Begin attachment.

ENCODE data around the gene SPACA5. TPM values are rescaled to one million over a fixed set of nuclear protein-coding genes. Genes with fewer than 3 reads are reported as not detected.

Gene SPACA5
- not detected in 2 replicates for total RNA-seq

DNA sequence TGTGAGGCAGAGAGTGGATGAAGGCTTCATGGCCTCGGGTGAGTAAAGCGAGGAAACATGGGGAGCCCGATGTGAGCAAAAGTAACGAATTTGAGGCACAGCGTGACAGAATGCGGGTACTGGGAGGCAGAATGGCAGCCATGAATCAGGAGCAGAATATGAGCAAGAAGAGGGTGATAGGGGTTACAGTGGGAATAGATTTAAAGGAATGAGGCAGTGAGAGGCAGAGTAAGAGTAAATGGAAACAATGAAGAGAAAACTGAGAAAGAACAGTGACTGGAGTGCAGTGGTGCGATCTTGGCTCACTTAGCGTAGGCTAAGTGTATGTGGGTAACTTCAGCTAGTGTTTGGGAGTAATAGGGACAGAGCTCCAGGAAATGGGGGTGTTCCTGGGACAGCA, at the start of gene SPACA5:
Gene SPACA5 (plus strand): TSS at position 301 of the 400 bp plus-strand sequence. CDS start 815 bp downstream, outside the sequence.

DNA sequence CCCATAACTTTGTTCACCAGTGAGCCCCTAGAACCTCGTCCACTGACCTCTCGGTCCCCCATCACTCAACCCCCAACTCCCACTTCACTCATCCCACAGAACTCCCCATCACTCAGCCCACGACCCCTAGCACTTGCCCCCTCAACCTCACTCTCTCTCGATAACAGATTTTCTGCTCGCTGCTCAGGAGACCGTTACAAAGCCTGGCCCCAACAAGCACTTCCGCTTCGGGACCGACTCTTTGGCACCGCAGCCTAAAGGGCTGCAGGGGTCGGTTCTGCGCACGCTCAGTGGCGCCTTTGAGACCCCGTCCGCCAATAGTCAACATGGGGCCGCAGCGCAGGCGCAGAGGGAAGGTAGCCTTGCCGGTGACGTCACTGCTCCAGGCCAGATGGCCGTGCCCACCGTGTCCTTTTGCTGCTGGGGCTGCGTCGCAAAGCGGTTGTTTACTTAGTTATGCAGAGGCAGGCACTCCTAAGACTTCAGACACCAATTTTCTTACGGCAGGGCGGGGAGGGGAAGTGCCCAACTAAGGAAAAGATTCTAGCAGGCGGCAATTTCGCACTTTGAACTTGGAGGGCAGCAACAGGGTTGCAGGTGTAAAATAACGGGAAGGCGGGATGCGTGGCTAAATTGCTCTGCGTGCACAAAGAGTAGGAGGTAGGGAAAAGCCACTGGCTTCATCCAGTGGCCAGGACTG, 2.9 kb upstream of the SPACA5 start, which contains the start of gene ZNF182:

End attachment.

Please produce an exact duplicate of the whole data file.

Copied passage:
ENCODE data around the gene SPACA5. TPM values are rescaled to one million over a fixed set of nuclear protein-coding genes. Genes with fewer than 3 reads are reported as not detected.

Gene SPACA5
- not detected in 2 replicates for total RNA-seq

DNA sequence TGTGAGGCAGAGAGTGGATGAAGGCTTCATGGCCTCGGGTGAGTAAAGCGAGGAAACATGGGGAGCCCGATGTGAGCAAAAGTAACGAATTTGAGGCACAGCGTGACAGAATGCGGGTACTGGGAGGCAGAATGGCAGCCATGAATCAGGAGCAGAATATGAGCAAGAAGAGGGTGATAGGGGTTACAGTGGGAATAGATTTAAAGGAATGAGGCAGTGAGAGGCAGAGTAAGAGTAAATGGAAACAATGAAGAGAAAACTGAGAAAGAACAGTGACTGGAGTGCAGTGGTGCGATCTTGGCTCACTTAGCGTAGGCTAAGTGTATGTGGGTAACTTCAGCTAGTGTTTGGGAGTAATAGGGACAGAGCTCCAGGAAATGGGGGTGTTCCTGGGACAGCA, at the start of gene SPACA5:
Gene SPACA5 (plus strand): TSS at position 301 of the 400 bp plus-strand sequence. CDS start 815 bp downstream, outside the sequence.

DNA sequence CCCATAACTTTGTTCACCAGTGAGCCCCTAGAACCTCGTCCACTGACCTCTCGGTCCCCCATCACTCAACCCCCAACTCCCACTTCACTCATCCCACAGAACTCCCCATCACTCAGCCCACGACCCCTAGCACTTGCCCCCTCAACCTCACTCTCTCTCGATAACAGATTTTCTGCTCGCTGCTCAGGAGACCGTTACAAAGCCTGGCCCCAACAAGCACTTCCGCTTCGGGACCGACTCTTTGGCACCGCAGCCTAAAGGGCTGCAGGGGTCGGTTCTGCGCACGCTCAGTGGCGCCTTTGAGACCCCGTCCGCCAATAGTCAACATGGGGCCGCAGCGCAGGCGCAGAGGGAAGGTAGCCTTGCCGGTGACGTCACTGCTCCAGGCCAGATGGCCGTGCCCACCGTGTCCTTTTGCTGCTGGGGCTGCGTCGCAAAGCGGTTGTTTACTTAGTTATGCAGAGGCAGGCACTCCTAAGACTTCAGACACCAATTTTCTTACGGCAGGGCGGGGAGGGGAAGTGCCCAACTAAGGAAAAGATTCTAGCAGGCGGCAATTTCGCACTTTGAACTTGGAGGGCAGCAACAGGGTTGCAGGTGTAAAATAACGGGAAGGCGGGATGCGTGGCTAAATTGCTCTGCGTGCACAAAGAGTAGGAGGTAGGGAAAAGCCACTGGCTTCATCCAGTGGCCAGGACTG, 2.9 kb upstream of the SPACA5 start, which contains the start of gene ZNF182: